eNeuro publishes Series on Scientific Rigor

Christophe Bernard, editor in chief of eNeuro, mentions in this editorial the issue of scientific rigor with a reference to two Commentaries by Katherine Button and Oswald Steward. To show that it is not a novel phenomenon, he gives the wonderful example of a dispute between Louis Pasteur and Claude Bernard. Interestingly, since then clear guidelines and proper training do not have the focus they should have. To overcome this problem, scientists should on the one hand be more critical with their own observations and make a clear statement when they have exploratory data. On the other hand, scientists should receive better training on scientific rigor. eNeuro is establishing a webinar series to tackle the latter issue. Link

Commentary by Katherine Button: Statistical Rigor and the Perils of Chance

Button discusses the role of chance in statistical inference and how poor study design lead to a high number of false-positive data. Furthermore, she claims that the current publication and funding system perpetuates this problem by only encouraging to publish positive data. Link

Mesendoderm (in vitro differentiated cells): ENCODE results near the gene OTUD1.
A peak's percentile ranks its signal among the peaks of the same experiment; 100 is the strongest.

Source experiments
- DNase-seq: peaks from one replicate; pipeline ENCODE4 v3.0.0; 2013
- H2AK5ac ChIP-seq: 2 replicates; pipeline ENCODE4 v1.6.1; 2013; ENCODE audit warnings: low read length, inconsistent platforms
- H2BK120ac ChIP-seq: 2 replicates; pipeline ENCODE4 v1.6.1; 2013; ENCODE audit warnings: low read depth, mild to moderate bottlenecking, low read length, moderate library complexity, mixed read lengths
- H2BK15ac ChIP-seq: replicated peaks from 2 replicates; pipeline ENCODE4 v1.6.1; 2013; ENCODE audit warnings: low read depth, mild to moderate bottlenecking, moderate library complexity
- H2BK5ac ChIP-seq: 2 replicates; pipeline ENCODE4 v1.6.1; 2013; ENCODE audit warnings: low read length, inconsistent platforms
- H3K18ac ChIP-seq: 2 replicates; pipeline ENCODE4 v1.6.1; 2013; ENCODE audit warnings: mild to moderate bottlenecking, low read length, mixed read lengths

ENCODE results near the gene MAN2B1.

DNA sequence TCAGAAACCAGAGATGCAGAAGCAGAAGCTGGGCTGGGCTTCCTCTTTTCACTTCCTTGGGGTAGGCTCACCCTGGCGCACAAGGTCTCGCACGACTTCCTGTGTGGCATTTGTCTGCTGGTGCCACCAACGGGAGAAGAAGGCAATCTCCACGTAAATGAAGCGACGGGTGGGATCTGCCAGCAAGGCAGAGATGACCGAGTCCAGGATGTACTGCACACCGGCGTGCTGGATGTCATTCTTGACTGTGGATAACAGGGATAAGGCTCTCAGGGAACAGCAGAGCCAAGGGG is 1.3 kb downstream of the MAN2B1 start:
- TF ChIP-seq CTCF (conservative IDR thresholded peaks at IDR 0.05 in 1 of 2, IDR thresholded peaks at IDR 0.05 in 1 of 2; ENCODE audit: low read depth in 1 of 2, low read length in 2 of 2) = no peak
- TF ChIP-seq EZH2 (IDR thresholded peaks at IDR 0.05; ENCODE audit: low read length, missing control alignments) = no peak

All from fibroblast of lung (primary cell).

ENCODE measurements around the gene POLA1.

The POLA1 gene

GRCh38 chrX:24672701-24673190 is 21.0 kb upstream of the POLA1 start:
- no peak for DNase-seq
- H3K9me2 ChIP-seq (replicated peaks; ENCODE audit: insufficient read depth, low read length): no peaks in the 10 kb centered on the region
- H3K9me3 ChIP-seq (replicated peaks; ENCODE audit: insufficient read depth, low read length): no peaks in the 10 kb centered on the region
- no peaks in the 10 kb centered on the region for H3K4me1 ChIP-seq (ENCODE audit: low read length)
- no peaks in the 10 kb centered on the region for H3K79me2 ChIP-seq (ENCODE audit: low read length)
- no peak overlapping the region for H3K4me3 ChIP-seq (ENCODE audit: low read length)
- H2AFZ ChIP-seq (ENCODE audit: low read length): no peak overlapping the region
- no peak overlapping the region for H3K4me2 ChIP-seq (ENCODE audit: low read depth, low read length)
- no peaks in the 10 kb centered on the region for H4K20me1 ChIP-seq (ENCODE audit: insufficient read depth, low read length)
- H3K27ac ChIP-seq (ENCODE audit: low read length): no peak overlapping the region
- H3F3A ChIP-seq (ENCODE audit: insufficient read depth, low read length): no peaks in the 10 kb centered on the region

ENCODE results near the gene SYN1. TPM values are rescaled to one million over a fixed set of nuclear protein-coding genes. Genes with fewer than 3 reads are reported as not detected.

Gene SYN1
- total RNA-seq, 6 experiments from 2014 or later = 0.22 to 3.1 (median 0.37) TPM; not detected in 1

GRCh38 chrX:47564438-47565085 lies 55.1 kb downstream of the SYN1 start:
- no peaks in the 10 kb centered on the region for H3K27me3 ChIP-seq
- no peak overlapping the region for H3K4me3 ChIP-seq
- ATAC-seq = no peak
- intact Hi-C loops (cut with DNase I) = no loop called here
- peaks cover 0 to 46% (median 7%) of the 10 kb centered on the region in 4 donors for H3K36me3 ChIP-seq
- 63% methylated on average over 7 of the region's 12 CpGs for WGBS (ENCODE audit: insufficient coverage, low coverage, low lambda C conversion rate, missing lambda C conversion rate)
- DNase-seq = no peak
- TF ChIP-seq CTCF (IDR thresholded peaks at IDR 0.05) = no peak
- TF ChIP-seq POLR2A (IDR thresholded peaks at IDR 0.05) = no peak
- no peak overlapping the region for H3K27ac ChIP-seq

Commentary by Oswald Steward: A Rhumba of “R’s”: Replication, Reproducibility, Rigor, Robustness: What Does a Failure to Replicate Mean?

The commentary by Steward points out many issues that are common practice in daily lab routine and the follow up publications. He refers to “Begley’s 6 red flags” and provides another list of points which he suggests could be called “the 6 gold stars of rigor”. These gold stars are suggested to be implemented as common publishing practices and e.g. include reporting of statistical power, requirement to report timing on data collection and to report all analysis in this context. Link

An incentive-based approach for improving data reproducibility

In the editorial published in Science Translational Medicine, Michael Rosenblatt, Merck’s executive vice president and chief medical officer, said bad results from academic labs caused pharmaceutical companies to waste millions and “threatens the entire biomedical research enterprise.” He suggests an incentive-based approach for improving data reproducibility that is essentially a “full or partial money-back guarantee.” That is, if research that drug companies pay for turns out to be wrong, universities would have to give back the funding they got. Merck thinks this will put the pressure right where it belongs, on the scientists. Read more.